Where Did We Come From and Why Are We Here? (Part I)
Updated: Nov 16, 2019
1982 - A group of women came together to form a self-help network. They held their meetings in the home of one of their members. These women then took it upon themselves to undertake a survey asking the wider population of women in Campbell River what services they needed. Campbell River women responded by saying that they wanted a place downtown where they could feed and change their babies, have a coffee, meet other women and get information.
1983 – The Campbell River Women’s Resource Society was born, and the Society applied for, and received, funding from the Women’s Program - Secretary of State for its initial operational expenses.
1984 – The Women’s Centre opened its first drop-in centre on Shopper’s Row.
1985 – The Centre, having outgrown its original storefront moved to a new location on 10th Avenue, where it stayed for the next 22 years.
2013 – The Centre moved from its third location on Ironwood Road, to its new home in Rose Harbour.
2019 – The Women’s Resource Society succumbs to financial pressures and is formally dissolved, but only after the Campbell River Transition Society adopts the Women’s Centre and pledges to keep the Drop-in Centre opened.
So there’s the basic timeline, the historical skeleton on which the Women’s Centre rests. But what, I hear you asking is the work we do. Well as you can imagine, in its 34 years of operations the Centre has undergone a lot of changes. When I first started volunteering at the Centre in 1986, it was opened 40 hours a week, and had two Coordinators, support staff and an army of over 100 volunteers. It ran Court Watch and Ad Buster Programmes, offered workshops and courses on self-esteem, assertiveness training, anger management and self defense. It hosted discussions about gender politics and women’s spirituality, and was a safe place for women to come together and explore life’s larger themes. In those days the Centre was able to provide extensive training to its volunteers, many of whom went on to attend further training in peer-counselling skills and became skilled peer counsellors themselves. In addition, the Centre was also able to provide child-minding supports that allowed women to more easily participate in the life of the Centre. It was an exciting time.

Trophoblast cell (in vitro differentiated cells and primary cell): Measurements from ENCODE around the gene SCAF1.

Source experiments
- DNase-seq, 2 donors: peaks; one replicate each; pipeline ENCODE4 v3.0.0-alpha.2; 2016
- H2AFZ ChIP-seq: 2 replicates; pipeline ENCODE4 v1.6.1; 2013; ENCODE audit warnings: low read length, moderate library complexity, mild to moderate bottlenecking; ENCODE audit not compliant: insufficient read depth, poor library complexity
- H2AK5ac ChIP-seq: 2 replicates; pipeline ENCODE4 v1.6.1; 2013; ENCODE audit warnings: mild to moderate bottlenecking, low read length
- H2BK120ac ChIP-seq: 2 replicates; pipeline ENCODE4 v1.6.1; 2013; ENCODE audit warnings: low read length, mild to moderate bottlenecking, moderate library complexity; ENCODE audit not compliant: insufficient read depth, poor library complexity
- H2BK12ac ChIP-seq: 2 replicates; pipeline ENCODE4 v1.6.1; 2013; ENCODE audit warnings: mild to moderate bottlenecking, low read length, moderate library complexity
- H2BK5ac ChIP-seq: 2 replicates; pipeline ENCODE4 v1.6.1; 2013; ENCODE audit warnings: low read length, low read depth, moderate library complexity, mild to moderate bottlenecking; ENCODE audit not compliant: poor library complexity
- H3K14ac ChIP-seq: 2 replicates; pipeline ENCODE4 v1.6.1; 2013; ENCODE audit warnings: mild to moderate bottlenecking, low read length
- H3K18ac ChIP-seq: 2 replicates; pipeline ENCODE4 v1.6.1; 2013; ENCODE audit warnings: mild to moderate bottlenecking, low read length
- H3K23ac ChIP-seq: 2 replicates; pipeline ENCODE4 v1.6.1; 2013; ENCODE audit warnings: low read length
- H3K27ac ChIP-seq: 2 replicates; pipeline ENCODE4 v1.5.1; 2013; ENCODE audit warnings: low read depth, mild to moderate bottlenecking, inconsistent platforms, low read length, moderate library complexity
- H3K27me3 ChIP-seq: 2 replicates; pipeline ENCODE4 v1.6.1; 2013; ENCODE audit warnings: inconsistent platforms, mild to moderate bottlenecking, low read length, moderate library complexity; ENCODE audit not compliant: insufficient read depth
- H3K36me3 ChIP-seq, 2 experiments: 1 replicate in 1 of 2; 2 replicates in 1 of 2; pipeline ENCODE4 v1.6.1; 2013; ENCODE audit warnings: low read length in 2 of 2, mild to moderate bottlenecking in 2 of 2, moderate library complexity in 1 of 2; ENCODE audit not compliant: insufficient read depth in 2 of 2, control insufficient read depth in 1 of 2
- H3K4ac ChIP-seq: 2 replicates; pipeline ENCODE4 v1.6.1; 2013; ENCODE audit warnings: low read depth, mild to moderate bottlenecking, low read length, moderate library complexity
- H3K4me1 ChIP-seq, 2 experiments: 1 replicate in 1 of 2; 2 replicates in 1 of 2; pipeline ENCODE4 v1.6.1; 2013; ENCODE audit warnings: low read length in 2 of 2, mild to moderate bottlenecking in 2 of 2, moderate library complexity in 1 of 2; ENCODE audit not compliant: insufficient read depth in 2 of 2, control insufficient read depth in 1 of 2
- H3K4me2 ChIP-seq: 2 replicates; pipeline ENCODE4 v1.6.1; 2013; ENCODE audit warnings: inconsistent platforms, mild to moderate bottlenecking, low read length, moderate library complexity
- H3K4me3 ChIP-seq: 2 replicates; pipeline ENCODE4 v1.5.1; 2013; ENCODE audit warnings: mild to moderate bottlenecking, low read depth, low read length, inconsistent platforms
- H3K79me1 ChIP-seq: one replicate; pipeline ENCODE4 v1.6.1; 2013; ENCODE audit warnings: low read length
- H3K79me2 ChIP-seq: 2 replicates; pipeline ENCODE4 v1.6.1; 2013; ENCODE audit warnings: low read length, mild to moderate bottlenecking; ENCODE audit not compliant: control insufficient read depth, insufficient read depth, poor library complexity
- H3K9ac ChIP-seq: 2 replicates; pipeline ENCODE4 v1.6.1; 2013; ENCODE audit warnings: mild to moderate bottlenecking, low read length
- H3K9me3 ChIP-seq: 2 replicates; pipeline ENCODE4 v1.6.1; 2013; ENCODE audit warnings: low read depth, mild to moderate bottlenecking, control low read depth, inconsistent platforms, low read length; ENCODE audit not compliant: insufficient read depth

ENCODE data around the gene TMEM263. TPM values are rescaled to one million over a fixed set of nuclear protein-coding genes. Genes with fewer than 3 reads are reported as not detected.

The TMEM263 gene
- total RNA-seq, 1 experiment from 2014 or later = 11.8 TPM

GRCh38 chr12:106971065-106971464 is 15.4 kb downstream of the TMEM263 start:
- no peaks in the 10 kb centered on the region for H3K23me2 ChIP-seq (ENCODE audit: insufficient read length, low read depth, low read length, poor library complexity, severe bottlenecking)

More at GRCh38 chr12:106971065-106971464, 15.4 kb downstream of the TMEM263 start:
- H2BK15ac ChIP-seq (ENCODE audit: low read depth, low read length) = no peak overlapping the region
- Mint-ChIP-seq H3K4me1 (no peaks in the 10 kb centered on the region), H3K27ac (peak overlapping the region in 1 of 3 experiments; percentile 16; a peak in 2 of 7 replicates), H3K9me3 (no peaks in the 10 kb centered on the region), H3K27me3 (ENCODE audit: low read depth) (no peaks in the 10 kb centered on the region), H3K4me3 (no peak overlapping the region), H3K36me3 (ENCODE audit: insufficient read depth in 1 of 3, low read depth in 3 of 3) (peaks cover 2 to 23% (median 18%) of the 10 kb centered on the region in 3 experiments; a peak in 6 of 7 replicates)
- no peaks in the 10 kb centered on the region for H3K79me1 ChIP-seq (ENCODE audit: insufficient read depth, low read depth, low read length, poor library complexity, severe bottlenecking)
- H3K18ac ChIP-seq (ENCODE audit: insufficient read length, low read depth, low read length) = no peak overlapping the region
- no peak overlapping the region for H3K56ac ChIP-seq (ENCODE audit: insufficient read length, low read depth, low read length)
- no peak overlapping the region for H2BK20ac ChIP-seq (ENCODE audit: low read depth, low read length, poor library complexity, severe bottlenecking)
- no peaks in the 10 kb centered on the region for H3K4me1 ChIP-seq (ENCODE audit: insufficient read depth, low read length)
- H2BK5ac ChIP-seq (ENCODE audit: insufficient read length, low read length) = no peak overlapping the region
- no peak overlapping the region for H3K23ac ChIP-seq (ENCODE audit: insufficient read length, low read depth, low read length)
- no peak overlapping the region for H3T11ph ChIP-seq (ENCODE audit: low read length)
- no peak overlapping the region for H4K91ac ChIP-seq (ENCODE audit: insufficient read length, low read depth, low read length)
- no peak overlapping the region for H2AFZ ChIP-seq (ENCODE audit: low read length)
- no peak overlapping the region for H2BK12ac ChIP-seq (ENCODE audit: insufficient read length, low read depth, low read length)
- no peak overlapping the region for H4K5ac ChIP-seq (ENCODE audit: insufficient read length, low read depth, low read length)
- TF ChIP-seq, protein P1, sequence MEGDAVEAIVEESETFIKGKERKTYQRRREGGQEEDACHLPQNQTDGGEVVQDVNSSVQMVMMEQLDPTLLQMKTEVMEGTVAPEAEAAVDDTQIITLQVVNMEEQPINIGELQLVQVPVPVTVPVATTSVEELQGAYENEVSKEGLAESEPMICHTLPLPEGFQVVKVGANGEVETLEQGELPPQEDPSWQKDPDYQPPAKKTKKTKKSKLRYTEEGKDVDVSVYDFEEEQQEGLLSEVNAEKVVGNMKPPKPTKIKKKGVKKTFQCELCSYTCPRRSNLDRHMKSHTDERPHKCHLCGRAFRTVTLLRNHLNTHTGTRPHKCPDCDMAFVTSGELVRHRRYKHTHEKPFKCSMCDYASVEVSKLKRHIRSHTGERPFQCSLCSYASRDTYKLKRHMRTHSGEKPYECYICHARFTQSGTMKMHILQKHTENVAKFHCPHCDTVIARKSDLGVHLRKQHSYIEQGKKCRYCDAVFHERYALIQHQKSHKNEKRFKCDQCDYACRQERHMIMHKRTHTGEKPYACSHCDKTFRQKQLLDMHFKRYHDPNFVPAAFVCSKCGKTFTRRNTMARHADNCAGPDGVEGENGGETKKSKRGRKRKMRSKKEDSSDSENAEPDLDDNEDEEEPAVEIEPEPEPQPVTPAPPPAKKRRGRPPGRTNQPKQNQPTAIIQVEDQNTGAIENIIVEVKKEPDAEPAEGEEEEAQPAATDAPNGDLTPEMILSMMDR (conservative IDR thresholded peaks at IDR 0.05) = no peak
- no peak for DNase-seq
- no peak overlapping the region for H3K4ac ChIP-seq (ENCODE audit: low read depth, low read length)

2001 brought a change in our provincial government which resulted in the defunding of Women’s Centres. The operational funding that had provided our organization with stability disappeared almost overnight. As a result, many of our province’s Women’s Centres ended up either closing or transforming into “Family Centres” or in some cases “Friendship Centres”.
Here in Campbell River the Board of Directors and their senior manager made a Herculean effort to not only keep our Center open but also to continue to honour its original mission: “…. To provide services dedicated to the education, support, communication and empowerment of women in a safe and unique environment….” They were successful in their endeavours, although it meant running the Centre with a much-diminished staff, and virtually no programming. With no one available to organize or support them, over time, our corps of volunteers dwindled, and when I started here in 2004, as a Coordinator of Volunteers, I inherited a rooster of just two active volunteers.
I suppose this “fall” from our glory days could all be considered very sad, but I prefer to look at this in a different way. I prefer to look at our Centre, with all its ups and downs, as the concrete embodiment of the spirits of the thousands of women who have passed through our doors. Like our clients, the Centre has proven itself to be resilient – determined and creative in the face of adversity, and responsive to the needs of those around us.
*Just an authors note: I’ve started this Blog with the aim of celebrating the life of the Centre and the lives of women in general. If you have experiences or stories you’d like to share drop me an email. I can be reached at firstname.lastname@example.org